Natural Deep Eutectic Solvents’ Potential in HPLC Mobile Phases

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Scientists from Auburn University in Auburn, Alabama recently published a review article in the Journal of Pharmaceutical and Biomedical Analysis on natural deep eutectic solvents (NADES) and how these solvents can be incorporated into high-performance liquid chromatography (HPLC) mobile phases.

Senior male researcher carrying out scientific research in a lab | Image Credit: © lightpoet - stock.adobe.com

Senior male researcher carrying out scientific research in a lab | Image Credit: © lightpoet - stock.adobe.com

Separating natural products (NPs), while challenging, is necessary to increase knowledge about the complexity and diversity of metabolic processes, in addition to aiding in identifying and isolating bioactive natural compounds. NPs offer a vast number of potential new drug molecules, and they are often the framework of analogs made for more specific target binding and increase efficacy, safety, and delivery. Innovative chromatographic techniques are needed to help separate NPs.

Current separation techniques depend on volatile organic solvents (VOSs) to separate NP mixtures, which have acute oral, dermal, and inhalation toxicities, while also being ecotoxic. As such, there is need for alternatives to using VOSs due to potential chronic toxic encephalopathy that can arise after long-term exposure; this can display itself in changes to personality, emotional stability, ability to concentrate, or memory. Such changes would affect the approximately 9.8 million people that are occupationally exposed to VOSs. Furthermore, the annual amount of organic chemical waste produced globally by high-performance liquid chromatography (HPLC) users is approximately 52 million liters, which can further increase VOS exposure while experimenting and managing waste.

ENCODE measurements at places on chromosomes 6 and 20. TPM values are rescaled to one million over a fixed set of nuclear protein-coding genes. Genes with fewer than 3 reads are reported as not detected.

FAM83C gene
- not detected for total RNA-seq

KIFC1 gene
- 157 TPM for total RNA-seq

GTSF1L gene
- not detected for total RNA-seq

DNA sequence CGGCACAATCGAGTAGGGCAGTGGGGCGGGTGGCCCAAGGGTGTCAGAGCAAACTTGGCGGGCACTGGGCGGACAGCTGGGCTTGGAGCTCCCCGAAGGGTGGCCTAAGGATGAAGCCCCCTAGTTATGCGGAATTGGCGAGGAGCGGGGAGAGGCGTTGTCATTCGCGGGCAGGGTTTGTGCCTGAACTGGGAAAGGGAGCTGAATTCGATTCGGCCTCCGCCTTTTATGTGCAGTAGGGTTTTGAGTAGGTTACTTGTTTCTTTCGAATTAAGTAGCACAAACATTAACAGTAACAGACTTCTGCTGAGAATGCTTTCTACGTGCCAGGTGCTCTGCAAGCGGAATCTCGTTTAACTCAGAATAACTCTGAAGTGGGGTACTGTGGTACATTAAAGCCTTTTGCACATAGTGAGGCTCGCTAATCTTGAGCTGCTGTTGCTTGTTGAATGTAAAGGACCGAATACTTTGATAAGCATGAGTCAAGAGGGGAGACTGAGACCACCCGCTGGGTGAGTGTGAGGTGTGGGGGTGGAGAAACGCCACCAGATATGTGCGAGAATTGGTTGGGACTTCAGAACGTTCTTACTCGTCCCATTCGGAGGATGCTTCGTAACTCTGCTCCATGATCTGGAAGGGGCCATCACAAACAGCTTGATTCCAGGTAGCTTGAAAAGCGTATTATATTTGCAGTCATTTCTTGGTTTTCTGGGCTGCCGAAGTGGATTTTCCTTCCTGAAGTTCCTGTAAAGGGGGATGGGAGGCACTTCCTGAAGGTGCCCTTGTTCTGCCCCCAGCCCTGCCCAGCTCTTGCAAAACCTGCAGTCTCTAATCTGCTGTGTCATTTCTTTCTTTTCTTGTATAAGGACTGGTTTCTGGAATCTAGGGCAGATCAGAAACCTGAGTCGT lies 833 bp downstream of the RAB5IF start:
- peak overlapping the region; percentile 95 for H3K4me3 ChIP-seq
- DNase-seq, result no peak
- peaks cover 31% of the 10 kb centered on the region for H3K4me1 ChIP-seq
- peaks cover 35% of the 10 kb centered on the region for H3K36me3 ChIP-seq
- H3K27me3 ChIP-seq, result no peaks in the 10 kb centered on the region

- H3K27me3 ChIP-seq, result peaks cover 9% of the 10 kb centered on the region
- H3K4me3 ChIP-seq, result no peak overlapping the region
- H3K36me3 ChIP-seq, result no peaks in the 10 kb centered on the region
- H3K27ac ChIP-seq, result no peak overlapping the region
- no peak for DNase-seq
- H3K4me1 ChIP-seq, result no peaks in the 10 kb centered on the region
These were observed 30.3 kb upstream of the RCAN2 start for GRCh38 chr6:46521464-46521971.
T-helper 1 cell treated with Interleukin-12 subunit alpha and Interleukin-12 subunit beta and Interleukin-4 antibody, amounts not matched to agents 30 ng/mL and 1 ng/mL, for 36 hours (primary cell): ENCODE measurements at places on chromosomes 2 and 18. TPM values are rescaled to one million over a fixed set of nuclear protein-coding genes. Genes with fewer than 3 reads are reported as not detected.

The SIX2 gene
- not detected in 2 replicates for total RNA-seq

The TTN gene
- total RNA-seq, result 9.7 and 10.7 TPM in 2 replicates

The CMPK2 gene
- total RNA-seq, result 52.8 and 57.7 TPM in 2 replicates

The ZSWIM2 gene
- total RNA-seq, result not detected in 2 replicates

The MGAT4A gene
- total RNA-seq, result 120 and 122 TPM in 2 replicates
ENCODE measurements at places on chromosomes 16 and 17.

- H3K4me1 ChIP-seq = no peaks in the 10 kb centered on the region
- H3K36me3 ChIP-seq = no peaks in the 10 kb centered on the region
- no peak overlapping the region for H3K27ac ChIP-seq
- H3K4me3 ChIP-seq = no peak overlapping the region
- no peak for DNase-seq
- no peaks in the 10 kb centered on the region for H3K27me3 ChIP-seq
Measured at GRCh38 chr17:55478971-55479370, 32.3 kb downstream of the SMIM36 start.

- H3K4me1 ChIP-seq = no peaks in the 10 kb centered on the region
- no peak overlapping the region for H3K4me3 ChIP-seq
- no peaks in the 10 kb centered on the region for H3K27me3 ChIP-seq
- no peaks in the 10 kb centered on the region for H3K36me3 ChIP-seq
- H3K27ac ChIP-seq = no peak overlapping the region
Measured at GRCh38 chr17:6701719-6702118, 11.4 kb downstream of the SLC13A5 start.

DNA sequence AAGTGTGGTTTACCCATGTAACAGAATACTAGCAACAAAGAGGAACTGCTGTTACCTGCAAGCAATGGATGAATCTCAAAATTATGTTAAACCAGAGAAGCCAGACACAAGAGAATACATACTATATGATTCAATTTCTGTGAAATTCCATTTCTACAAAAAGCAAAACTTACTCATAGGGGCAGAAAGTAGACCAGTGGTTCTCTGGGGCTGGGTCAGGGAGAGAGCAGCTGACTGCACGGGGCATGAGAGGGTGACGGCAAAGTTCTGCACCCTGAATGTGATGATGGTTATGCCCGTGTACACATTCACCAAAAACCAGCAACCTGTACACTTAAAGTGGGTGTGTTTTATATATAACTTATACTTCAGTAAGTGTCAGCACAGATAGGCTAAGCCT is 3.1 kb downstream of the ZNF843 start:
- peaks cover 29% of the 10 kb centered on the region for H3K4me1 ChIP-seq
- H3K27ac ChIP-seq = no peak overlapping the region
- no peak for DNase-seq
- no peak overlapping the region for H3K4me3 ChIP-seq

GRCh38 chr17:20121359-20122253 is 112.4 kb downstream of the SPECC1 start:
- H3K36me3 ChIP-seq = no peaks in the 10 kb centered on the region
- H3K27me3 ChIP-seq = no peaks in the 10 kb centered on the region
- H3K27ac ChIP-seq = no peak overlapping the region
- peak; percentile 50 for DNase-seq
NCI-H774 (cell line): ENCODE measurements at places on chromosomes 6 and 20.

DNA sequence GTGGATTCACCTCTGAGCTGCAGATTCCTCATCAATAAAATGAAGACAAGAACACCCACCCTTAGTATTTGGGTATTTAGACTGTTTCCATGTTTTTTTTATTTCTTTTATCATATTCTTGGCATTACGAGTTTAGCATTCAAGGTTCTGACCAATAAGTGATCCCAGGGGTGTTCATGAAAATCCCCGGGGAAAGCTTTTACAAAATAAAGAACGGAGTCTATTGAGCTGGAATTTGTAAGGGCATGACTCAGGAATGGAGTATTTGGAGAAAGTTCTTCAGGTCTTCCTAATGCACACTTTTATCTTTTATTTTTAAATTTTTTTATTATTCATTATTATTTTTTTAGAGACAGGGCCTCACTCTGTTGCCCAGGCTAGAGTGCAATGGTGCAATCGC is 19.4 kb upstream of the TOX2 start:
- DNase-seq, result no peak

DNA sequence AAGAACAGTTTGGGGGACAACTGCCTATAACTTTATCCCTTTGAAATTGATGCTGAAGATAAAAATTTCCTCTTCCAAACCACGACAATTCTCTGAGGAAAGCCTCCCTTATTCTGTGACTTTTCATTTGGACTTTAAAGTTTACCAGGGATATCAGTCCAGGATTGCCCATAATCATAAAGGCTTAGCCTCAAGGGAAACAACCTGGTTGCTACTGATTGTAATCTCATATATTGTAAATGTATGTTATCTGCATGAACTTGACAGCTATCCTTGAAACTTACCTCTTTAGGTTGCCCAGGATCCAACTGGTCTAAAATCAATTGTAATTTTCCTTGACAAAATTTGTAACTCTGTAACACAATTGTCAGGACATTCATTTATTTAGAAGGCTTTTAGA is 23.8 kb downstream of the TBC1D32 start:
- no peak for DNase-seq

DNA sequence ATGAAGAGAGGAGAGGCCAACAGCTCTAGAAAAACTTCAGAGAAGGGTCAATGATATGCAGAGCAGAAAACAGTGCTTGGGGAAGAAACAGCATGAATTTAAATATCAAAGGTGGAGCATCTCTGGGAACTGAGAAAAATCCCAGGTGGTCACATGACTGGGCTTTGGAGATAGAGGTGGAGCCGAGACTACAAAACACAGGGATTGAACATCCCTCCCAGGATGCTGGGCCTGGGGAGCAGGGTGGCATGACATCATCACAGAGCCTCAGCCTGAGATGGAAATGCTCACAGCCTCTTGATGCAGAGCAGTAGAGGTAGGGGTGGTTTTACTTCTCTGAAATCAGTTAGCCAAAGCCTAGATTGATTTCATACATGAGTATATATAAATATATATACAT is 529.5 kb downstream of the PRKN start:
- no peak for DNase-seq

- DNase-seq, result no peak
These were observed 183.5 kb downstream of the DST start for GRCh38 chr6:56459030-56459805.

One potential replacement for VOSs are NADES. These are mixtures of naturally occurring eutectic substances, such as sugars, amino acids, and organic acids, that, at specific molar ratios of hydrogen bond accepting (HBA) and donating (HBD) components, are combined to yield the lowest melting point, or eutectic point (1). NADES have been described as cost-efficient and easy to produce, in addition to having low lethality and high ecological compatibility, both of which stem from components that are biosynthesized and metabolized by most living organisms. For this experiment, the scientists discussed the current knowledge on and major limitations of using NADES in an HPLC mobile phase, while proposing possible future research directions to widen how NADES can be applied in the mobile phase of HPLC systems. Furthermore, they also hoped to propose possible NADES that may be ready for use as HPLC mobile phases and which detectors they can be used with.

One of the major roadblocks that arise when using NADES as a HPLC mobile phase component is high viscosity, regardless of what detectors are employed. Additionally, the scientists did a comprehensive review of published literature to identify articles that focused on using NADES as extraction solvents for natural products, particularly polyphenols or reported NADES viscosities to establish a database of NADES which could be used as HPLC mobile phases under various conditions (1). In doing this, they identified other challenges that limit NADES application in HPLC mobile phases, including low volatility, NADES wavelength cutoff (UV and fluorescent detectors) and impurities. Though more research is required, the scientists hope that more developments can be made so that NADES can be integrated into more HPLC systems in the future.

Reference

(1) Heck, K. L.; Si, L.; Jung, D. J.; Calderón, A. I. Application of Eco-Friendly Natural Deep Eutectic Solvents (NADES) in HPLC for Separation of Complex Natural Products: Current Limitations and Future Directions. J. Pharm. Biomed. Anal. 2024, 244, 116102. DOI: https://doi.org/10.1016/j.jpba.2024.116102

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